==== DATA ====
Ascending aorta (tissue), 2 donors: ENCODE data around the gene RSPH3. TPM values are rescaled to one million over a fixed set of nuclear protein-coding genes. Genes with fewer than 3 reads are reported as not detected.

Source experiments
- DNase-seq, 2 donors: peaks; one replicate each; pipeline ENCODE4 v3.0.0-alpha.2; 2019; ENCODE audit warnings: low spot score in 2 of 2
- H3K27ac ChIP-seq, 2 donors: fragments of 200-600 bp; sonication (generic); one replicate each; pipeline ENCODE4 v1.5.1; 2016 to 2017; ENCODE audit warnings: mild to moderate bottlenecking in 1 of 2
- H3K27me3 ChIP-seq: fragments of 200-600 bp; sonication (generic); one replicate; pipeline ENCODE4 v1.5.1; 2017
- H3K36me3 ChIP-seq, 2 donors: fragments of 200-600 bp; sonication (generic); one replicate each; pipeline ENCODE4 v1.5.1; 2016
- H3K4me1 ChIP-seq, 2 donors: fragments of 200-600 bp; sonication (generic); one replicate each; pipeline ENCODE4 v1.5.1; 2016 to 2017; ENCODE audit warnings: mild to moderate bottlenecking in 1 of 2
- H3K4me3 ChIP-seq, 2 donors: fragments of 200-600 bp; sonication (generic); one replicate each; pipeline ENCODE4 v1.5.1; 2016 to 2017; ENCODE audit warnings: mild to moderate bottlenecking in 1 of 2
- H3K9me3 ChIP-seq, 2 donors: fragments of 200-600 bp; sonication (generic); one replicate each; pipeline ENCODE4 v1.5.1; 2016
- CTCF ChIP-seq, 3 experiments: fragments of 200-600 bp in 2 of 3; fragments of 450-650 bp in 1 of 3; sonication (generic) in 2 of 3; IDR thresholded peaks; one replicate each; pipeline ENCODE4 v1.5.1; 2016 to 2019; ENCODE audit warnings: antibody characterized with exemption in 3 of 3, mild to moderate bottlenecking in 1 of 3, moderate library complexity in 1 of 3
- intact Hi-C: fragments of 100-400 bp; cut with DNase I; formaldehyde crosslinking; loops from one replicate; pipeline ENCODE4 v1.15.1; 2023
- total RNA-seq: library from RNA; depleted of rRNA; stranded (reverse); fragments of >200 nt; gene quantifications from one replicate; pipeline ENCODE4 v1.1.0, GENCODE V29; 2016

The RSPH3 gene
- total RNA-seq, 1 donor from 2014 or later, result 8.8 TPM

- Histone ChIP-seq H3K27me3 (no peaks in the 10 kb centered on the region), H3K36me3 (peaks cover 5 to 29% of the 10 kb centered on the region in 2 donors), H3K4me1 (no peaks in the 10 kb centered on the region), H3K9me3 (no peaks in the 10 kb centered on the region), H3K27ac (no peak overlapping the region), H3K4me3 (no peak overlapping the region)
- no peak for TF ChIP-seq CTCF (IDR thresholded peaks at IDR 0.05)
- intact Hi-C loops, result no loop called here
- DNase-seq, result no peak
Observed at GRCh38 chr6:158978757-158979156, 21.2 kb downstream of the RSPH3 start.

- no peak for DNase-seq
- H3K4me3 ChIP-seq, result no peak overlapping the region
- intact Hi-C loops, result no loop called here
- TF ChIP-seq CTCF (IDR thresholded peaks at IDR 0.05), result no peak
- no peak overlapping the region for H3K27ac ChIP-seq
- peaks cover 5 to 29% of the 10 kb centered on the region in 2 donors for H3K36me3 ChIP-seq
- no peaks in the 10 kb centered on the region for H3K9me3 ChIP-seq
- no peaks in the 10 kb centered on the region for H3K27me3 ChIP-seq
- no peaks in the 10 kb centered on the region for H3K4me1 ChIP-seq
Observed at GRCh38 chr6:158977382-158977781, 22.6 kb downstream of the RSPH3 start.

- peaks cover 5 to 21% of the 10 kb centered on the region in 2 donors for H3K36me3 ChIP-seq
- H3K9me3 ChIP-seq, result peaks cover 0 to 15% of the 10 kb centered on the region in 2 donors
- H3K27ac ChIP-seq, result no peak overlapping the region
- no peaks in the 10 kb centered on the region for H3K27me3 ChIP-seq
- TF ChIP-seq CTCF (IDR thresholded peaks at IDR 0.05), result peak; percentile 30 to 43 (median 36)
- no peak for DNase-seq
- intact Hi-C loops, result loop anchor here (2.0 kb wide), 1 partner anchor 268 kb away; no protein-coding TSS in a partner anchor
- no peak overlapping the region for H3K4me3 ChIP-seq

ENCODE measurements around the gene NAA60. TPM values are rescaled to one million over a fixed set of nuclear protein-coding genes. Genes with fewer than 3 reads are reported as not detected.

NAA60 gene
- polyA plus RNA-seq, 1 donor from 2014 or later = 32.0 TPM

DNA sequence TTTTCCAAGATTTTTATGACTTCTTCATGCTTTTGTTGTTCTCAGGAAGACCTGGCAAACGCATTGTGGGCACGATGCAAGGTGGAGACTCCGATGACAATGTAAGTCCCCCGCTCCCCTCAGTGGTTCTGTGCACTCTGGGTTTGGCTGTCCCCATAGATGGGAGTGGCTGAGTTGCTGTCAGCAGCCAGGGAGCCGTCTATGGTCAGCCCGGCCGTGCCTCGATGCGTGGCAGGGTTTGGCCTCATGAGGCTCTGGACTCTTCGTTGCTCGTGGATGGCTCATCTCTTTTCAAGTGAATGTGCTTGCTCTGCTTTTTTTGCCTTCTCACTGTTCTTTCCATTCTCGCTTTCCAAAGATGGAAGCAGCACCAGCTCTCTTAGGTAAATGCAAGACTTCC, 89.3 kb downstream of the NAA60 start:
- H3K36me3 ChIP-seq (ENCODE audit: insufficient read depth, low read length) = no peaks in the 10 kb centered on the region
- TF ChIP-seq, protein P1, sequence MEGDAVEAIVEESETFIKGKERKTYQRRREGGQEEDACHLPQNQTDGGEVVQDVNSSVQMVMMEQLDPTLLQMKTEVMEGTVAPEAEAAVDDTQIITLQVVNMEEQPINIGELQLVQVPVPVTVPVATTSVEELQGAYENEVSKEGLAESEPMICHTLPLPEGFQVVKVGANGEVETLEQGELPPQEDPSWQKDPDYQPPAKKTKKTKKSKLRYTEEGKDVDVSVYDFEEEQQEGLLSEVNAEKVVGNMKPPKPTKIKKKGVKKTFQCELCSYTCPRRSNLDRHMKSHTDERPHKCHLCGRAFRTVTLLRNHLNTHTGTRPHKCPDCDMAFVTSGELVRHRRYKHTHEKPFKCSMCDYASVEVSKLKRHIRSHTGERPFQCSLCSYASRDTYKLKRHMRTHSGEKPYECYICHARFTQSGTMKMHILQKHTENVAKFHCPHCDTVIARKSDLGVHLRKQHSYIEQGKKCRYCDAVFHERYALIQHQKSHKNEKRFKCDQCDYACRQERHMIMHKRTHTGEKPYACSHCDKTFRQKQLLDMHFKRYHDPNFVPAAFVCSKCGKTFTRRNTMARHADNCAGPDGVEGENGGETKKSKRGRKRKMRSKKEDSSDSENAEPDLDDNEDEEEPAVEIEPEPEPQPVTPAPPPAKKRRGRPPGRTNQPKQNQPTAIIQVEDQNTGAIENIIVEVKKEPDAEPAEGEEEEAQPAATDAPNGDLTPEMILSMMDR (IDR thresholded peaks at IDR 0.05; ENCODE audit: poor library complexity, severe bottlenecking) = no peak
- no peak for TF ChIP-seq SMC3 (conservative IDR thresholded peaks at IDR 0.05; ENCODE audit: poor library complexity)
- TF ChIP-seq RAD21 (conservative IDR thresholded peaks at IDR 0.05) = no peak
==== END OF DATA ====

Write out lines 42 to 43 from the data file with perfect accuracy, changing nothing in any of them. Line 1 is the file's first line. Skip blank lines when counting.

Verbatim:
- H3K36me3 ChIP-seq (ENCODE audit: insufficient read depth, low read length) = no peaks in the 10 kb centered on the region
- TF ChIP-seq, protein P1, sequence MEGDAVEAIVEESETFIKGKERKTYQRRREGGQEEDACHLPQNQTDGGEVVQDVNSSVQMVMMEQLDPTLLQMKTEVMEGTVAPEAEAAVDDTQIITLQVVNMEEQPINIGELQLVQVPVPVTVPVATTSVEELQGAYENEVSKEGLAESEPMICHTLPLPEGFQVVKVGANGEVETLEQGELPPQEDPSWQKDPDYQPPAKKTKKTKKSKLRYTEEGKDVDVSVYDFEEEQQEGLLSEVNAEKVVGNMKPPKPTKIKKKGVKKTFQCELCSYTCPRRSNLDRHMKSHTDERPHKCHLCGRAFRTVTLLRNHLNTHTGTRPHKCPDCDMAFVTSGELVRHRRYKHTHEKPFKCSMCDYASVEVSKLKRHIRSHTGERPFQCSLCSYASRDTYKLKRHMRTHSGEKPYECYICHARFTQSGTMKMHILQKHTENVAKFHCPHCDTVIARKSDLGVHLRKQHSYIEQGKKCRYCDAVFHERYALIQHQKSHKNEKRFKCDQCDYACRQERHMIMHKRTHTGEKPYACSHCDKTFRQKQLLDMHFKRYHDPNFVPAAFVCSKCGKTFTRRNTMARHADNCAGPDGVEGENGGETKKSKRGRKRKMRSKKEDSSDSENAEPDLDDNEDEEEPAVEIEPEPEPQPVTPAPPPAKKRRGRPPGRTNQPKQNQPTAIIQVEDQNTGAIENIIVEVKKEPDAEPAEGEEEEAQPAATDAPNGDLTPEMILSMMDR (IDR thresholded peaks at IDR 0.05; ENCODE audit: poor library complexity, severe bottlenecking) = no peak